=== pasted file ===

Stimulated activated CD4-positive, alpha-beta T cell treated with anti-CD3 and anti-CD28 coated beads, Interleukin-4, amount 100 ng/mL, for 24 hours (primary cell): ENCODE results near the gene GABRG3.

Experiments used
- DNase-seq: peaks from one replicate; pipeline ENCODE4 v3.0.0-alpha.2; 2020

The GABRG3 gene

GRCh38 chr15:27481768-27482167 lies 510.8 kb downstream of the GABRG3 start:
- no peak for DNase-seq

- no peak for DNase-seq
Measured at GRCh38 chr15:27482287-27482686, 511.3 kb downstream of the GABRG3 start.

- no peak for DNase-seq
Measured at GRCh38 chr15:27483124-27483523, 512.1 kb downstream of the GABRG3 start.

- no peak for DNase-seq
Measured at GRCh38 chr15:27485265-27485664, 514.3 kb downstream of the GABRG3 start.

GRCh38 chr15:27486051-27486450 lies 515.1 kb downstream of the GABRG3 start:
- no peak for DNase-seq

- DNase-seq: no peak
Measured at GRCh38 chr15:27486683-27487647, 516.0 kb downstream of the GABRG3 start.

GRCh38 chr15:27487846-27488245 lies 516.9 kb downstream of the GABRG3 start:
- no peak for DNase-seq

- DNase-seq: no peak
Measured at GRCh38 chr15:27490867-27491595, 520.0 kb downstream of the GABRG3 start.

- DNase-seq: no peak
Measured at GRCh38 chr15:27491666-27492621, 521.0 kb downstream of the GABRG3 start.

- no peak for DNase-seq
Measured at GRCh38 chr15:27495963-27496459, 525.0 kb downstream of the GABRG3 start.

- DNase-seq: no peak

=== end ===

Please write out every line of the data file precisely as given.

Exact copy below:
Stimulated activated CD4-positive, alpha-beta T cell treated with anti-CD3 and anti-CD28 coated beads, Interleukin-4, amount 100 ng/mL, for 24 hours (primary cell): ENCODE results near the gene GABRG3.

Experiments used
- DNase-seq: peaks from one replicate; pipeline ENCODE4 v3.0.0-alpha.2; 2020

The GABRG3 gene

GRCh38 chr15:27481768-27482167 lies 510.8 kb downstream of the GABRG3 start:
- no peak for DNase-seq

- no peak for DNase-seq
Measured at GRCh38 chr15:27482287-27482686, 511.3 kb downstream of the GABRG3 start.

- no peak for DNase-seq
Measured at GRCh38 chr15:27483124-27483523, 512.1 kb downstream of the GABRG3 start.

- no peak for DNase-seq
Measured at GRCh38 chr15:27485265-27485664, 514.3 kb downstream of the GABRG3 start.

GRCh38 chr15:27486051-27486450 lies 515.1 kb downstream of the GABRG3 start:
- no peak for DNase-seq

- DNase-seq: no peak
Measured at GRCh38 chr15:27486683-27487647, 516.0 kb downstream of the GABRG3 start.

GRCh38 chr15:27487846-27488245 lies 516.9 kb downstream of the GABRG3 start:
- no peak for DNase-seq

- DNase-seq: no peak
Measured at GRCh38 chr15:27490867-27491595, 520.0 kb downstream of the GABRG3 start.

- DNase-seq: no peak
Measured at GRCh38 chr15:27491666-27492621, 521.0 kb downstream of the GABRG3 start.

- no peak for DNase-seq
Measured at GRCh38 chr15:27495963-27496459, 525.0 kb downstream of the GABRG3 start.

- DNase-seq: no peak